# libcommute

*libcommute* is a C++11/14/17 template library that includes two major parts.

A Domain-Specific Language (DSL) designed to easily construct and manipulate polynomial expressions with quantum-mechanical operators, especially those used in the quantum many-body theory. The most commonly used instances of such expressions are many-body Hamiltonians and operators of physical observables.

A fast intermediate representation of the quantum-mechanical operators that enables their action on state vectors in finite-dimensional Hilbert spaces. This feature provides a basis for writing highly performant Exact Diagonalization (ED) codes without loss of flexibility.

*libcommute* offers a bunch of features and is extensible in a number of ways.

The

`libcommute::expression`

class is an arbitrary polynomial expression that can mix bosonic/fermionic (CCR and CAR algebras) and spin operators. It supports all standard arithmetic operations, compound-assignement operators, Hermitian conjugation and gives access to individual monomials via an iteration interface. No matrix representation is internally used to store the expressions, so there is virtually no limit on their size.Algebra generators such as fermionic creation/annihilation operators \(\hat c^\dagger_{i,j,k,\ldots}\) (\(\hat c_{i,j,k,\ldots}\)) are templated on the number and types of the indices \(i,j,k,\ldots\). It is, therefore, easy to implement notation that is most natural for the problem at hand.

With a C++17-capable compiler, it is also possible to use dynamically-typed indices on the generators. More specifically, every single generator in an expression can carry its own sequence of indices \(i,j,k,\ldots\). Neither lengths of the sequences nor types of their elements have to agree between different generators.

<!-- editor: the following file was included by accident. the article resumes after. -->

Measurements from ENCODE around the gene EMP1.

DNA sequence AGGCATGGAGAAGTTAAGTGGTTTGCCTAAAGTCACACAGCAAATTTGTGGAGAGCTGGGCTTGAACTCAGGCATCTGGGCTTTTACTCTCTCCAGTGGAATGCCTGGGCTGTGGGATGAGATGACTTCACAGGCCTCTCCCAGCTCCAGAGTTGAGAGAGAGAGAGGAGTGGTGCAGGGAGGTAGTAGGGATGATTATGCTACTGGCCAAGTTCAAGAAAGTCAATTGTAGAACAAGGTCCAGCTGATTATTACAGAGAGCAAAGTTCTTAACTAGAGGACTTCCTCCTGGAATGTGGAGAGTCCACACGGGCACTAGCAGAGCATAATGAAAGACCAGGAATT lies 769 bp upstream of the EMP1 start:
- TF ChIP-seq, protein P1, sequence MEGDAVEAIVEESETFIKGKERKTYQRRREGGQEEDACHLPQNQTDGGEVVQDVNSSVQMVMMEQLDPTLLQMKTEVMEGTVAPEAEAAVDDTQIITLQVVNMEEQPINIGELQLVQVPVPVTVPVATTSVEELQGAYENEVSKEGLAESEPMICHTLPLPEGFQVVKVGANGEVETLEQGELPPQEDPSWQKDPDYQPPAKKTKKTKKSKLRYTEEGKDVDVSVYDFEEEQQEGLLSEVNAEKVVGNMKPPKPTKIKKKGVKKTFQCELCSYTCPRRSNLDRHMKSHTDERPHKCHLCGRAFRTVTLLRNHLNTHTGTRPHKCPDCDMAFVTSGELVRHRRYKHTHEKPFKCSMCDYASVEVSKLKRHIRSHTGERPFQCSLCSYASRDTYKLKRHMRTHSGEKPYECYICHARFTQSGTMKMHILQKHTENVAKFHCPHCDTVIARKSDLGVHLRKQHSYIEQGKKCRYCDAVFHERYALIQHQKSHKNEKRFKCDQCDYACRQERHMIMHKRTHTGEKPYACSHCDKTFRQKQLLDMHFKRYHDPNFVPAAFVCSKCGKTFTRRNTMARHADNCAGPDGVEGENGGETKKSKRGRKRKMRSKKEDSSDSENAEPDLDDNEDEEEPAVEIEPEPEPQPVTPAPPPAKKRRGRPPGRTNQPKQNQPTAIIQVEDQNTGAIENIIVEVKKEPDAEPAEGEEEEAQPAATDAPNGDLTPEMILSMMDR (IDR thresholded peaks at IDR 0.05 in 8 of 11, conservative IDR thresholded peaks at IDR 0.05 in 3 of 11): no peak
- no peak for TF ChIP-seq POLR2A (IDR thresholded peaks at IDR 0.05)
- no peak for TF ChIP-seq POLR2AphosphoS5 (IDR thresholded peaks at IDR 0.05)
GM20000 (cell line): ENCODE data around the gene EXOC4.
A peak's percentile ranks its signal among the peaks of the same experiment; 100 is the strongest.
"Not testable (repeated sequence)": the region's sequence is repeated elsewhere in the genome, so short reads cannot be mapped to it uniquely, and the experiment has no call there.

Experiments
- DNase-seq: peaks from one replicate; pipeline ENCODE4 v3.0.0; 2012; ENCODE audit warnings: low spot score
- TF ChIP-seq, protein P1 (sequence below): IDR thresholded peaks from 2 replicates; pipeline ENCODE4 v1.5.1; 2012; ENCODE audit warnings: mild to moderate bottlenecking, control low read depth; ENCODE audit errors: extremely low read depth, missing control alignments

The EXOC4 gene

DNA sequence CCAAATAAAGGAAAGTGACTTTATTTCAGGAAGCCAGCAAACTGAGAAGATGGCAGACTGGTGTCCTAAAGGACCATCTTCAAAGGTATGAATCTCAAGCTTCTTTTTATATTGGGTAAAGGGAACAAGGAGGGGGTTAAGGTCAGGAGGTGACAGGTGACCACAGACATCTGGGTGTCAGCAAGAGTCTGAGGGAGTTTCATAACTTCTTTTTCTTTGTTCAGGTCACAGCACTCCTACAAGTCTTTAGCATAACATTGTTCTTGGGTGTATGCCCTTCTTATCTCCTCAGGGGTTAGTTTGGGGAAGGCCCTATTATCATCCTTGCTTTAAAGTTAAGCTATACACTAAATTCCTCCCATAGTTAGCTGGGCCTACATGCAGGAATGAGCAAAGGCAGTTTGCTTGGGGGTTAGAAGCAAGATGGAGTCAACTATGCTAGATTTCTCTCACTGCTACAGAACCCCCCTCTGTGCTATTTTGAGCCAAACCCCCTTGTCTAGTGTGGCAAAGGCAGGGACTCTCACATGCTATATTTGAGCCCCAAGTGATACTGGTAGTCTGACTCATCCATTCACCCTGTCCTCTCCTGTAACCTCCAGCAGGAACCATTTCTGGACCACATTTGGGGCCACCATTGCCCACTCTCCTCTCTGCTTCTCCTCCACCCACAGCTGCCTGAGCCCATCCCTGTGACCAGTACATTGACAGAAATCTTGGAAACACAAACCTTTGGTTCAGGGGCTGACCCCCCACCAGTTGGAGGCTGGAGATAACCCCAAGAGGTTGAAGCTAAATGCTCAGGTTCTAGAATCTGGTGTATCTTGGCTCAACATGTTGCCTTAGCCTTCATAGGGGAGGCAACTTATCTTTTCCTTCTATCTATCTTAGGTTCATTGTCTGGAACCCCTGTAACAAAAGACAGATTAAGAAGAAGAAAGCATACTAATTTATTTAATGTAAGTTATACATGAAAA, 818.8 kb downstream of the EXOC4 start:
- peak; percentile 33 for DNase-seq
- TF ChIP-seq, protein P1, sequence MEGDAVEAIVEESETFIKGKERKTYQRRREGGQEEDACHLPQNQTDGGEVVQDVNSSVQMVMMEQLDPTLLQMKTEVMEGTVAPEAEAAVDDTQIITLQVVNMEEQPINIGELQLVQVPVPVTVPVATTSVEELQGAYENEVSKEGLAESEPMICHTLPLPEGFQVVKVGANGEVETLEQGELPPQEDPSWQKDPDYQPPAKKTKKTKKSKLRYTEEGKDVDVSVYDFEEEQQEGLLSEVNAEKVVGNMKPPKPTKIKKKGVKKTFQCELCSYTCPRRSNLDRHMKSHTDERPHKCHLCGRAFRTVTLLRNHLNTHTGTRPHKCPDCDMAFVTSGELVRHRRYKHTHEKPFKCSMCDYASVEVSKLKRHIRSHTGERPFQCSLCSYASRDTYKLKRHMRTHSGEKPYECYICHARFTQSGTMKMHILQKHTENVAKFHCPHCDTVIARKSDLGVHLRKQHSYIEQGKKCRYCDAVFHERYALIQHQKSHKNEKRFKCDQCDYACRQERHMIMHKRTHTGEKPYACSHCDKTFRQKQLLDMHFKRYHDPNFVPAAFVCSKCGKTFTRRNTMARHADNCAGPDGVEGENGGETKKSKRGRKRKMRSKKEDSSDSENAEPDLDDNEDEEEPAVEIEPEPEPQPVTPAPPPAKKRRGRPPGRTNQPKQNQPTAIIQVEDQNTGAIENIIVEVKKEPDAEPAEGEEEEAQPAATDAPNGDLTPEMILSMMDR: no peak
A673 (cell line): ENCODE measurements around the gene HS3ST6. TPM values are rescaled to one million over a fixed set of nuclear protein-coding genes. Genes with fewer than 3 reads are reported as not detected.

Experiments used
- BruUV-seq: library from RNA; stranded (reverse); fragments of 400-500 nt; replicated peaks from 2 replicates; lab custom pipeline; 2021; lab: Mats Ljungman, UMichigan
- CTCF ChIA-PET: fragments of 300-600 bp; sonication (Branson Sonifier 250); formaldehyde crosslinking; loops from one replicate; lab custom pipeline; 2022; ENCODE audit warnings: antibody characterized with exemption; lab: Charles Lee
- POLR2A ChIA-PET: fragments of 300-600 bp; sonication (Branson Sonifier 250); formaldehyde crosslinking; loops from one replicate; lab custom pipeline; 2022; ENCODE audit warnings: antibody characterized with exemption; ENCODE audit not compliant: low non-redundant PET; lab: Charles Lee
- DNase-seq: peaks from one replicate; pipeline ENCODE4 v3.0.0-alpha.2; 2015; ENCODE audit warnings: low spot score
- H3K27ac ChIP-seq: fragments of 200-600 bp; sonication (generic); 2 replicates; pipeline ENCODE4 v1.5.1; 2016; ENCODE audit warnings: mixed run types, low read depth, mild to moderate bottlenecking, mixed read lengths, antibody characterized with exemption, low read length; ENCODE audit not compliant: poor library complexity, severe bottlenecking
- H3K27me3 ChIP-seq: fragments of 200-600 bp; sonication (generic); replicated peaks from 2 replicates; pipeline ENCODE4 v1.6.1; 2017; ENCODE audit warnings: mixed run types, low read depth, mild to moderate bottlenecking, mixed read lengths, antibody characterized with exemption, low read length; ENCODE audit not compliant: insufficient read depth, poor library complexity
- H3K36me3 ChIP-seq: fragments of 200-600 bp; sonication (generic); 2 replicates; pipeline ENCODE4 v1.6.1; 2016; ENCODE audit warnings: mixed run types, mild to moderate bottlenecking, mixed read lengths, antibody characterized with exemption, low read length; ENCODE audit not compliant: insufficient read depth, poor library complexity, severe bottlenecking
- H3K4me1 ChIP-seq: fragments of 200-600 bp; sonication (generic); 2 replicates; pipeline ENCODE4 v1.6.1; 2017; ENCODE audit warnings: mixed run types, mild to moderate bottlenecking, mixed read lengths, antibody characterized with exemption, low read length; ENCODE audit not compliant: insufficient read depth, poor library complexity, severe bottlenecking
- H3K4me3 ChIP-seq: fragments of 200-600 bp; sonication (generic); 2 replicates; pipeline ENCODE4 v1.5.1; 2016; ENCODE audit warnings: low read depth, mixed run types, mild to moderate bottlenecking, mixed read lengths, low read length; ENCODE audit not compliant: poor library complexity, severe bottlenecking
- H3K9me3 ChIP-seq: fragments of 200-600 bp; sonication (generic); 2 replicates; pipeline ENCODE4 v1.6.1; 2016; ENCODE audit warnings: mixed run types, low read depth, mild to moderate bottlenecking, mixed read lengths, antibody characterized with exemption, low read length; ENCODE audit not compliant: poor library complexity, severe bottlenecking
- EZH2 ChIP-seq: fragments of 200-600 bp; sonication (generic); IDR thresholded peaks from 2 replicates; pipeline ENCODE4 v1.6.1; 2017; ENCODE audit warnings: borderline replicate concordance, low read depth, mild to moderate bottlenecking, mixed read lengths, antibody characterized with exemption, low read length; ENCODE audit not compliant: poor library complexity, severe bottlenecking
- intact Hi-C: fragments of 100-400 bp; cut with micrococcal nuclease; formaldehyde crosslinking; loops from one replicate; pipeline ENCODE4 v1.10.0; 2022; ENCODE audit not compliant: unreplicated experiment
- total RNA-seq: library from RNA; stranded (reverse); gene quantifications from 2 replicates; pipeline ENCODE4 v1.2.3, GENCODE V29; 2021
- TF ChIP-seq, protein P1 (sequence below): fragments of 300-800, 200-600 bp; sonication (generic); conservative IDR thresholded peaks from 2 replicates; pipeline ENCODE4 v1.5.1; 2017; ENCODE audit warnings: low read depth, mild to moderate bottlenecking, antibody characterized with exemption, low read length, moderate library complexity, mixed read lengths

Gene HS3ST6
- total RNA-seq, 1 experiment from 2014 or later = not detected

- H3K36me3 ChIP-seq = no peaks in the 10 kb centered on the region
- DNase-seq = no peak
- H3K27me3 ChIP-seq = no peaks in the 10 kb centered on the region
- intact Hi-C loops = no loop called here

Coefficients of the polynomial expressions can be real, complex (

`std::complex<T>`

) or of any user-defined type`S`

(one needs to specialize the structure`scalar_traits<S>`

for that type).User-defined commutation/anticommutation operator algebras can be added via inheritance from the abstract base class

`libcommute::generator`

.The common shorthand notation \(\pm \text{H.c.}\) is supported in the expressions (credits to Kristofer Björnson for his original implementation of this idea in the TBTK library).

The

`libcommute::loperator`

class translates an expression into a form, where it can be quickly acted with on a state vector.A state vector is a container type modeling a special

`StateVector`

concept. By default,`libcommute::loperator`

will work with any container that gives read/write access to its elements via`operator[]`

and exposes its size via a`size()`

method (`std::vector<T>`

is one example). If there is a quicker way to perform a specific operation on a user-defined container type (for instance, setting all vector’s elements to 0), it can be implemented by overloading the corresponding free function (part of the concept).libcommute::loperator mirrors libcommute::expression in the manner it can be extended to support more commutation/anticommutation algebras.

As a bonus, there is an utility class

`libcommute::space_partition`

, which implements the Hilbert space partitioning algorithm (Computer Physics Communications 200, March 2016, 274-284, Sec. 4.2).

Follow the links in the contents table below to learn more about
*libcommute*’s capabilities and see some usage examples.

Being a header-only template library, *libcommute* does not require
installation. However, you may still choose to follow the Installation instructions
to build and run unit tests, build examples, and install the library so that it
is discoverable by other CMake-based projects. The source code repository and
the issue tracker are hosted on
GitHub.

*libcommute* is distributed under the terms of the *Mozilla Public License,
v. 2.0*. You can obtain a copy of the MPL at http://mozilla.org/MPL/2.0/.

# Contents

- Installation instructions
- How to use
*libcommute*in your project - Domain-Specific Language for polynomial expressions
- Tools for exact diagonalization
- Advanced examples
- Kanamori interaction Hamiltonian
- Jaynes-Cummings ladder
- Spin-1/2 Heisenberg chain and its integrals of motion
- Custom scalar types and
`parametric_loperator`

- Virasoro algebra
- N-fermion sector views and exact diagonalization with Eigen 3
- Partial diagonalization of a one-dimensional Hubbard-Holstein model

- Changelog
- Index
- Search Page